I’ve written before about the emerging issues involving the use of trademarks in so-called virtual reality. There’s been a lot of buzz on the Internet lately about whether, and if so, how, one of the world’s most valuable trademarks has been authorized for use on virtual reality leader Second Life. A blog called reBang gets on the phone with Coca-Cola and claims to have gotten to the bottom of the fizzy bottle:
First off, my understanding from our conversation is that no one should expect any official guidance from Coca-Cola. Additionally, I was informed that Coca-Cola simply doesn’t want an intermediary policing their brand for them. Nor do they want to interfere with the in-world economy when people are using their brand in ways that do not adversely impact them.Okay. So that part makes good, reasonable sense to me. But there’s more.
For those people who feel the need to use the Coca-Cola trade dress in ways that are detrimental to the brand’s reputation, Coca-Cola is more interested in establishing a dialog to help them understand why people want to attack them in the first place than they are in trying to stop them.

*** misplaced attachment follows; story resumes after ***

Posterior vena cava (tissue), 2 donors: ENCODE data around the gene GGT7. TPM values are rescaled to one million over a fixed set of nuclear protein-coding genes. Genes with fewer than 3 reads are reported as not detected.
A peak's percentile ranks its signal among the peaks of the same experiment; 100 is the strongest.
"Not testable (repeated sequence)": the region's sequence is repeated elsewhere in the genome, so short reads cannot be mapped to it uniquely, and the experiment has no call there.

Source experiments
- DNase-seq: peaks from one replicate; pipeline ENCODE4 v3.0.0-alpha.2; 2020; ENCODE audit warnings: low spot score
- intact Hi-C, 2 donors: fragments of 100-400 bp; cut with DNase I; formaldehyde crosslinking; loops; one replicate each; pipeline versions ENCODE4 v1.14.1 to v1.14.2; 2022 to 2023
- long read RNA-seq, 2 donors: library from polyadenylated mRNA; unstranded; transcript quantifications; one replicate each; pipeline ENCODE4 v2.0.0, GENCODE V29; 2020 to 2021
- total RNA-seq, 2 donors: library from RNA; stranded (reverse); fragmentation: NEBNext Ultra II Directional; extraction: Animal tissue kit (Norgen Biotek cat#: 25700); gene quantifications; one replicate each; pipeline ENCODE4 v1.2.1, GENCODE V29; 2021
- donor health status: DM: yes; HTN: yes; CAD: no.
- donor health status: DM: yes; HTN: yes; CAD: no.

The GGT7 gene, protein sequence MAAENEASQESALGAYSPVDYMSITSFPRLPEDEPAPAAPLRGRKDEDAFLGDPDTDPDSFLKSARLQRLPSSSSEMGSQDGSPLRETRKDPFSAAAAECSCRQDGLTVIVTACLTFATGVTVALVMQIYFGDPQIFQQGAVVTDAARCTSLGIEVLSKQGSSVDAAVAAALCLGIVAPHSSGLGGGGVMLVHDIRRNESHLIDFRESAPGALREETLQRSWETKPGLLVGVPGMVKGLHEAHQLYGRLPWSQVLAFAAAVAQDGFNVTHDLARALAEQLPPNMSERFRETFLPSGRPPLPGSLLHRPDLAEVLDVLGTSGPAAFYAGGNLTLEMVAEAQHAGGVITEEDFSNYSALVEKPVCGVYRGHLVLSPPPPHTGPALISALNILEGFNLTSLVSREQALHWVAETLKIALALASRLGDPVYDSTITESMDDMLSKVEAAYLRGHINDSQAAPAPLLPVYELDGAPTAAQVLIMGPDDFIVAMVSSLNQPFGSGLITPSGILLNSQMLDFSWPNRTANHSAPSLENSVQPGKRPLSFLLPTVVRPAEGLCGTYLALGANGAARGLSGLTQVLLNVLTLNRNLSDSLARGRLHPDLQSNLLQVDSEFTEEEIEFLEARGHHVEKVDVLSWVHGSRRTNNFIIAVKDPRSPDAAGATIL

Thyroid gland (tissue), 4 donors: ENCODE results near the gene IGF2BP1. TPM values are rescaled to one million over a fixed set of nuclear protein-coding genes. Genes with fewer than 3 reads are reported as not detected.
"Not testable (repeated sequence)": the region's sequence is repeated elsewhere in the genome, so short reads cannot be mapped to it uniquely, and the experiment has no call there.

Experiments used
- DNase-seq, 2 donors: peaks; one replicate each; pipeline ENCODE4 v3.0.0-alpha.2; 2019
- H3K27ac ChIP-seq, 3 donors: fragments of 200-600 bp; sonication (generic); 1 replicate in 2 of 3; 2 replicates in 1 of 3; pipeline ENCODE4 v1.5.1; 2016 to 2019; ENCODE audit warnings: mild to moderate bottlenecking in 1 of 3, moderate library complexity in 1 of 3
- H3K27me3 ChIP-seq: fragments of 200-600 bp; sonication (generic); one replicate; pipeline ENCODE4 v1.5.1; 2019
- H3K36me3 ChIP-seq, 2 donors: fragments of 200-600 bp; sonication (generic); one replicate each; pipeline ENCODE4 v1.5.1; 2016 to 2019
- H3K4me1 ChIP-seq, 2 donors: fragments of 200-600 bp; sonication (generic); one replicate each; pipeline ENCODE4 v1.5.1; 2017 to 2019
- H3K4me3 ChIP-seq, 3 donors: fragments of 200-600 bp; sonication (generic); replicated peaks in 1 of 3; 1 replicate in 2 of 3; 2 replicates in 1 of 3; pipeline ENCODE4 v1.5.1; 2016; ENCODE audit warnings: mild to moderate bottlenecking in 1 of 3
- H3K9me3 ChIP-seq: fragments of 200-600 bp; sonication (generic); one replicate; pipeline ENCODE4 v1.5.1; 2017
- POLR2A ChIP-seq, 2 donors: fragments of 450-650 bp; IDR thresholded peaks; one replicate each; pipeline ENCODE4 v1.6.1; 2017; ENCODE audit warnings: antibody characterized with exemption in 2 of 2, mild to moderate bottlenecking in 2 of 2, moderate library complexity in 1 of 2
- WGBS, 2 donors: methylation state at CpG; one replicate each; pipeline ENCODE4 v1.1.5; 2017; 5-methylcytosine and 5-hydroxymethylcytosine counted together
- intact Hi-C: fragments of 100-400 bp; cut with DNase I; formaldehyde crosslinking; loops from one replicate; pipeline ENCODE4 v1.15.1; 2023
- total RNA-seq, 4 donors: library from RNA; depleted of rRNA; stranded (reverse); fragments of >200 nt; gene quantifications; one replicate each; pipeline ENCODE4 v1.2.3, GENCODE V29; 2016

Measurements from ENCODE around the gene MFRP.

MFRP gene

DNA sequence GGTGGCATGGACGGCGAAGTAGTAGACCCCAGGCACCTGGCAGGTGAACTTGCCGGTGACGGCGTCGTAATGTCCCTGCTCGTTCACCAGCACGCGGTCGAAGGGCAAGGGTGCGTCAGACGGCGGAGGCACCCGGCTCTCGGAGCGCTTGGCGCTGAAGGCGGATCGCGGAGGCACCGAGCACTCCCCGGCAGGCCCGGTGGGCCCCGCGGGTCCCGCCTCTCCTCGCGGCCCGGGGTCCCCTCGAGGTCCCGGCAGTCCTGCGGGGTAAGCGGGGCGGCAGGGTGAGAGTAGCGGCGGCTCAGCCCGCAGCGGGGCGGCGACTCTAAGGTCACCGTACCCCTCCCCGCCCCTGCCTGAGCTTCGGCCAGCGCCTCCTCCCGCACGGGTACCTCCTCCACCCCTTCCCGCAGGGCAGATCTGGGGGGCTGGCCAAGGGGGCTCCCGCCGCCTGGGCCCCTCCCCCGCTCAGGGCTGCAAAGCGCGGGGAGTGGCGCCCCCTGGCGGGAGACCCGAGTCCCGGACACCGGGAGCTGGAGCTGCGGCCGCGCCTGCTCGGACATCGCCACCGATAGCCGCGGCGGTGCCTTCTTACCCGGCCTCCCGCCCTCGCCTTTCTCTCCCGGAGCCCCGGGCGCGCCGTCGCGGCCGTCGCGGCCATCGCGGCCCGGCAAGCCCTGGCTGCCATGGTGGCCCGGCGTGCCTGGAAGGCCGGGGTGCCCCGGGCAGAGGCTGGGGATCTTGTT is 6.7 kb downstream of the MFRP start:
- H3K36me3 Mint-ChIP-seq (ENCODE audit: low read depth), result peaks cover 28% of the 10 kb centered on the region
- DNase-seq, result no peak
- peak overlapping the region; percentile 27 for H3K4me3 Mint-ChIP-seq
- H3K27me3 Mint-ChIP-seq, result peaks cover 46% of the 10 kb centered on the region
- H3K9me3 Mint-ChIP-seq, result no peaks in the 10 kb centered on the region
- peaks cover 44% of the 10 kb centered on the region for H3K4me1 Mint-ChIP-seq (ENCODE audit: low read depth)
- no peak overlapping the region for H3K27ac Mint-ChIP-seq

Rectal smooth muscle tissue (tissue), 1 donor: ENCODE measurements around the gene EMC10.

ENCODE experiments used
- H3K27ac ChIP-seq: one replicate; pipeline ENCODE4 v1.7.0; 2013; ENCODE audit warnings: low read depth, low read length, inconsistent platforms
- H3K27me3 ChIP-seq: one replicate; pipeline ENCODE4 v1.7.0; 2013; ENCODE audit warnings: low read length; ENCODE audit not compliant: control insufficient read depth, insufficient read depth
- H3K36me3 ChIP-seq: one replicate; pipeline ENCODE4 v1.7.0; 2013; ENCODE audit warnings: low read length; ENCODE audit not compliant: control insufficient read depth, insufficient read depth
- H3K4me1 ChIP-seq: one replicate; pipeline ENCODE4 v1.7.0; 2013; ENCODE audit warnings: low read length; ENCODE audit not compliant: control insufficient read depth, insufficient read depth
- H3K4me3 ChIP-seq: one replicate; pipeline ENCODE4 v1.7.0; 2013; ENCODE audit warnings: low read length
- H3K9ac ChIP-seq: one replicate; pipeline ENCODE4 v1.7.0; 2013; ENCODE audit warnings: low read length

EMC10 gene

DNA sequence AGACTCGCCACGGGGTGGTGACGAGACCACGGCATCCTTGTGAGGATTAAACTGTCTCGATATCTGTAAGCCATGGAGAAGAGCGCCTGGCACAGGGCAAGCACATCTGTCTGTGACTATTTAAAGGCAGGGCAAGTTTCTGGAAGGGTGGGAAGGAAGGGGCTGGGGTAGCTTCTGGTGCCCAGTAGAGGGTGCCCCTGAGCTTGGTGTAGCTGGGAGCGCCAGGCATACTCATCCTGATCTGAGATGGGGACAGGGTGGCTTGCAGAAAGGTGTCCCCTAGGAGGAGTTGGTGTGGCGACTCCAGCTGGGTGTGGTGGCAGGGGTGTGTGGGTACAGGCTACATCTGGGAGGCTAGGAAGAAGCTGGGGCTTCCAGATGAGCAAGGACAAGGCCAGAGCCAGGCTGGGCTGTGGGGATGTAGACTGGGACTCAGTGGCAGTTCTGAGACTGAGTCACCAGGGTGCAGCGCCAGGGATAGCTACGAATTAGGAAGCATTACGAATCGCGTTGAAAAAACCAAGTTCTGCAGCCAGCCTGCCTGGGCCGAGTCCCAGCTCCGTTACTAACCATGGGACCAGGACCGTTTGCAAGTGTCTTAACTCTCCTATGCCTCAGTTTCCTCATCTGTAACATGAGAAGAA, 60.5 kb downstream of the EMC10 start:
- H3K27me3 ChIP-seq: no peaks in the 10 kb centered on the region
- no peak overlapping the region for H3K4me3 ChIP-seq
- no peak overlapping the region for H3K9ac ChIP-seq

This is by far the smartest position I’ve seen a company take lately.
Now, that doesn’t mean I don’t think the competition could have been set up a little better, but the fact that they engaged the community, they adjusted (to some degree) after competition launch, and are now taking this extraordinary stance is, honestly, a welcome surprise to me. My hope now is that word will get out and other companies will follow their lead.
So much for the theory that old brands can’t learn new tricks.
It certainly is extraordinary, if it’s true.